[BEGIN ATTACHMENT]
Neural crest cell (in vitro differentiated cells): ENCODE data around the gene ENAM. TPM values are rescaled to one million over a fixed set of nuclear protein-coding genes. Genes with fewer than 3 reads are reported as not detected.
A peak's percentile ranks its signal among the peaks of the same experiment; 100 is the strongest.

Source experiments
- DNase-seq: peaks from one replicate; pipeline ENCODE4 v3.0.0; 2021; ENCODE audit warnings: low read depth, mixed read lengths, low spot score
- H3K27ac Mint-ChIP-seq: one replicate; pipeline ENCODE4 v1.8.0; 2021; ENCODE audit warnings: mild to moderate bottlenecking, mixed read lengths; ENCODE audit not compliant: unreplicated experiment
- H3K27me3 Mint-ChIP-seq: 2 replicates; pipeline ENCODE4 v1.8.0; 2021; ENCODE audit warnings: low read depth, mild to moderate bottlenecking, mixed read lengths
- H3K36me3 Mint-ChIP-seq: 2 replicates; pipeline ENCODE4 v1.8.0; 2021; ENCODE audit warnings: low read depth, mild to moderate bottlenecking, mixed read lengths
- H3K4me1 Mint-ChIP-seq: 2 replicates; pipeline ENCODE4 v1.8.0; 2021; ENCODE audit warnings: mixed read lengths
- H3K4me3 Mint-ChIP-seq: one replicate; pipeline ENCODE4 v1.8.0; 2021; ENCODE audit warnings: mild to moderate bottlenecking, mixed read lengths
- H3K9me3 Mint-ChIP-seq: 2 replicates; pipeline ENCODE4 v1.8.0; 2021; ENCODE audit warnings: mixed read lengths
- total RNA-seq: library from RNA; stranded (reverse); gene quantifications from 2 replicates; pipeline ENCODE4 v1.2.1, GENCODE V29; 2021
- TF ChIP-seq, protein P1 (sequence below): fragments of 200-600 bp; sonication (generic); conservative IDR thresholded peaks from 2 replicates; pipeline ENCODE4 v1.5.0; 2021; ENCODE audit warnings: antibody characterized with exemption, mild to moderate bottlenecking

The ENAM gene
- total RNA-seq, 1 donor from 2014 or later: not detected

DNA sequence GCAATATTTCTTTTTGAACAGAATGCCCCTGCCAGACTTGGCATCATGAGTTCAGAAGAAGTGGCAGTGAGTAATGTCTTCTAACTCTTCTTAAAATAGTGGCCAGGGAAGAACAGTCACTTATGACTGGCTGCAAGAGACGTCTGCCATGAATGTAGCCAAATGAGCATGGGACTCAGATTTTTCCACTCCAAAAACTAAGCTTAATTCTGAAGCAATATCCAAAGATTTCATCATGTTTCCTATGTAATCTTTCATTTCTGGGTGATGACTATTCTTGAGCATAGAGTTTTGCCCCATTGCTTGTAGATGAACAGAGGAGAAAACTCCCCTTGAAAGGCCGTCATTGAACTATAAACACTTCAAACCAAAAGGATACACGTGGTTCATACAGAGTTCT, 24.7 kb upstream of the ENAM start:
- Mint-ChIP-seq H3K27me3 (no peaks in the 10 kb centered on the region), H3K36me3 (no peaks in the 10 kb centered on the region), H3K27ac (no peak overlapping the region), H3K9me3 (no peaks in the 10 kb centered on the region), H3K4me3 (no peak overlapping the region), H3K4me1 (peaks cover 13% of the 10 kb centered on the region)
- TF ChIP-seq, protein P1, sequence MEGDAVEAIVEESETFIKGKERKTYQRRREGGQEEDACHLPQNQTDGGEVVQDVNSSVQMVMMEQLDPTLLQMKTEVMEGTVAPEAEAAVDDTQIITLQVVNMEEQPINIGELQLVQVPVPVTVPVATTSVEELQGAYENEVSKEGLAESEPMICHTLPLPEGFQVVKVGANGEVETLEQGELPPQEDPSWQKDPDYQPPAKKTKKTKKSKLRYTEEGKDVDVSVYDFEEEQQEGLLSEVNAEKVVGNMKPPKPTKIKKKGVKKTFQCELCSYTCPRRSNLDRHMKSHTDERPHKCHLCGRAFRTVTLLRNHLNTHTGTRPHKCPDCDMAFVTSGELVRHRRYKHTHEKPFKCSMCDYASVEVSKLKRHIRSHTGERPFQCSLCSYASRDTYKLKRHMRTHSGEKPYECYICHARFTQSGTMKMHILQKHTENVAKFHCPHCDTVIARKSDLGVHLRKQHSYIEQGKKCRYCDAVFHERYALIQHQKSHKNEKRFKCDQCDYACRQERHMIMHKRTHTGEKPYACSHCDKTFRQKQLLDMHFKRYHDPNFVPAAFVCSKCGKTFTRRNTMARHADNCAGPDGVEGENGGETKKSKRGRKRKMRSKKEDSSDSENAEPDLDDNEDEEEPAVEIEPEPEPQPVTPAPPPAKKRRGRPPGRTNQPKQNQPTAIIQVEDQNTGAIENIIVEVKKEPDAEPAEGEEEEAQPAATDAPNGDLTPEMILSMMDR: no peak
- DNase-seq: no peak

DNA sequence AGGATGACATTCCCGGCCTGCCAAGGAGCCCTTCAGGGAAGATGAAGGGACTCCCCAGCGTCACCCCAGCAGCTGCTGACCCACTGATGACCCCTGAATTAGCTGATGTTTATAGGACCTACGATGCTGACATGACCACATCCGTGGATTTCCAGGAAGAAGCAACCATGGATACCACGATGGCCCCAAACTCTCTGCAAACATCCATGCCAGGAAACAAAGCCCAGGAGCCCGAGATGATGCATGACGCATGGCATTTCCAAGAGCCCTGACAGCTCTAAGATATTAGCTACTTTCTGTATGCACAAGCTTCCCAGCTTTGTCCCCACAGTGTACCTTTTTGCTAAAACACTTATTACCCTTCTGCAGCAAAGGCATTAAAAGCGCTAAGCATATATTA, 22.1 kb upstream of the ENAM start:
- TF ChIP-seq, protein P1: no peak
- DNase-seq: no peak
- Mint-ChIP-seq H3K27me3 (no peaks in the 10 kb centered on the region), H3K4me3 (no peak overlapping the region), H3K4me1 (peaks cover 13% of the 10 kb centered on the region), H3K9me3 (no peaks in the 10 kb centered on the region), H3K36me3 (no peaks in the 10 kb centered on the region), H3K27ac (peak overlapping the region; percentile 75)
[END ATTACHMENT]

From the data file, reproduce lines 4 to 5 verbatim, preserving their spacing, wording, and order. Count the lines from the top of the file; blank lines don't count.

- DNase-seq: peaks from one replicate; pipeline ENCODE4 v3.0.0; 2021; ENCODE audit warnings: low read depth, mixed read lengths, low spot score
- H3K27ac Mint-ChIP-seq: one replicate; pipeline ENCODE4 v1.8.0; 2021; ENCODE audit warnings: mild to moderate bottlenecking, mixed read lengths; ENCODE audit not compliant: unreplicated experiment